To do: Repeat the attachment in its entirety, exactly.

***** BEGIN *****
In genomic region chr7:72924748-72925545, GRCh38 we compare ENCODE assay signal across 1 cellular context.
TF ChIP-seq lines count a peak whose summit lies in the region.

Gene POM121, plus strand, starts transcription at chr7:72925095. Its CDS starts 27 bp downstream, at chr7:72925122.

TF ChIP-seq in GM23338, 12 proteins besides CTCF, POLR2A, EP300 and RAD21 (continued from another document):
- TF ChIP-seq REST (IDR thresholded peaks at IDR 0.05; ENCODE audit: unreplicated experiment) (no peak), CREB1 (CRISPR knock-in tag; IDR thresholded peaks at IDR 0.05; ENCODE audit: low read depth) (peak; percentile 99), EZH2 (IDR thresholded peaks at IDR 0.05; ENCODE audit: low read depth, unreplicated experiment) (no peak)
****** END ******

In genomic region chr7:72924748-72925545, GRCh38 we compare ENCODE assay signal across 1 cellular context.
TF ChIP-seq lines count a peak whose summit lies in the region.

Gene POM121, plus strand, starts transcription at chr7:72925095. Its CDS starts 27 bp downstream, at chr7:72925122.

TF ChIP-seq in GM23338, 12 proteins besides CTCF, POLR2A, EP300 and RAD21 (continued from another document):
- TF ChIP-seq REST (IDR thresholded peaks at IDR 0.05; ENCODE audit: unreplicated experiment) (no peak), CREB1 (CRISPR knock-in tag; IDR thresholded peaks at IDR 0.05; ENCODE audit: low read depth) (peak; percentile 99), EZH2 (IDR thresholded peaks at IDR 0.05; ENCODE audit: low read depth, unreplicated experiment) (no peak)